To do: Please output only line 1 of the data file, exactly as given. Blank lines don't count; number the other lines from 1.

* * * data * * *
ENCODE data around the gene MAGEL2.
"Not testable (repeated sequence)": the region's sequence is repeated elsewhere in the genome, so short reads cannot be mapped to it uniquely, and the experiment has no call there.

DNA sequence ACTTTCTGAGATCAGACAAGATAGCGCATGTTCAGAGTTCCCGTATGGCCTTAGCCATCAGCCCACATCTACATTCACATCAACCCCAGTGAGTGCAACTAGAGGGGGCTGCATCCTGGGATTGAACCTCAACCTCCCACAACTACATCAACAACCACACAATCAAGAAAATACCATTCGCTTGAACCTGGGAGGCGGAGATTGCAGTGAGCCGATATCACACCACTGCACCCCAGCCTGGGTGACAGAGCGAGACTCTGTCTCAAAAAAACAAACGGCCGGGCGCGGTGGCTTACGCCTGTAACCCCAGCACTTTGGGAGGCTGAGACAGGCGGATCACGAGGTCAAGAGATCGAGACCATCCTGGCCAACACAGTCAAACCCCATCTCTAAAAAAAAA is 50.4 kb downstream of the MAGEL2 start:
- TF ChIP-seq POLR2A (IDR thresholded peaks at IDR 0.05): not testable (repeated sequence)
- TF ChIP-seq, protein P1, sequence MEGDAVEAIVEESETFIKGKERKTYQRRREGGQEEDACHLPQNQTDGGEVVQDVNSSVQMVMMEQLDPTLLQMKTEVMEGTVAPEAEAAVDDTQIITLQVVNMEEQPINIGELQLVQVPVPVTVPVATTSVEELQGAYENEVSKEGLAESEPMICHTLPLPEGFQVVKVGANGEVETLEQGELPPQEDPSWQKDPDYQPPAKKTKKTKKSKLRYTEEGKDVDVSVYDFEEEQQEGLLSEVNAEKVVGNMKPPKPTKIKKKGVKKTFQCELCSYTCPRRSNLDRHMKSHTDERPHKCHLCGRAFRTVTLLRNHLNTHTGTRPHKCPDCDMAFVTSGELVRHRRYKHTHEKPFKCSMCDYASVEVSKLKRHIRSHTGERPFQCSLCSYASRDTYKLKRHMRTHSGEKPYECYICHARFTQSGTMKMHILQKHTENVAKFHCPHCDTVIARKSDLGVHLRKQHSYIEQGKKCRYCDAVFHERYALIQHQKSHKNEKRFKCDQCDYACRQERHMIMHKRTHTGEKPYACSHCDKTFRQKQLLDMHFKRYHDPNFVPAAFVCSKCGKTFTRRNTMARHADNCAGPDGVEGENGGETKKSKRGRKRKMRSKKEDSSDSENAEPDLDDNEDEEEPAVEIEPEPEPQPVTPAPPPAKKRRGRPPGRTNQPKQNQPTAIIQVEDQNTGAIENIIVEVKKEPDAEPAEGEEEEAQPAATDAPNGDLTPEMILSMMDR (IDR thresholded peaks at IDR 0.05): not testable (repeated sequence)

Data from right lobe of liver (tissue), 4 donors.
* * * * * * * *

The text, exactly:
ENCODE data around the gene MAGEL2.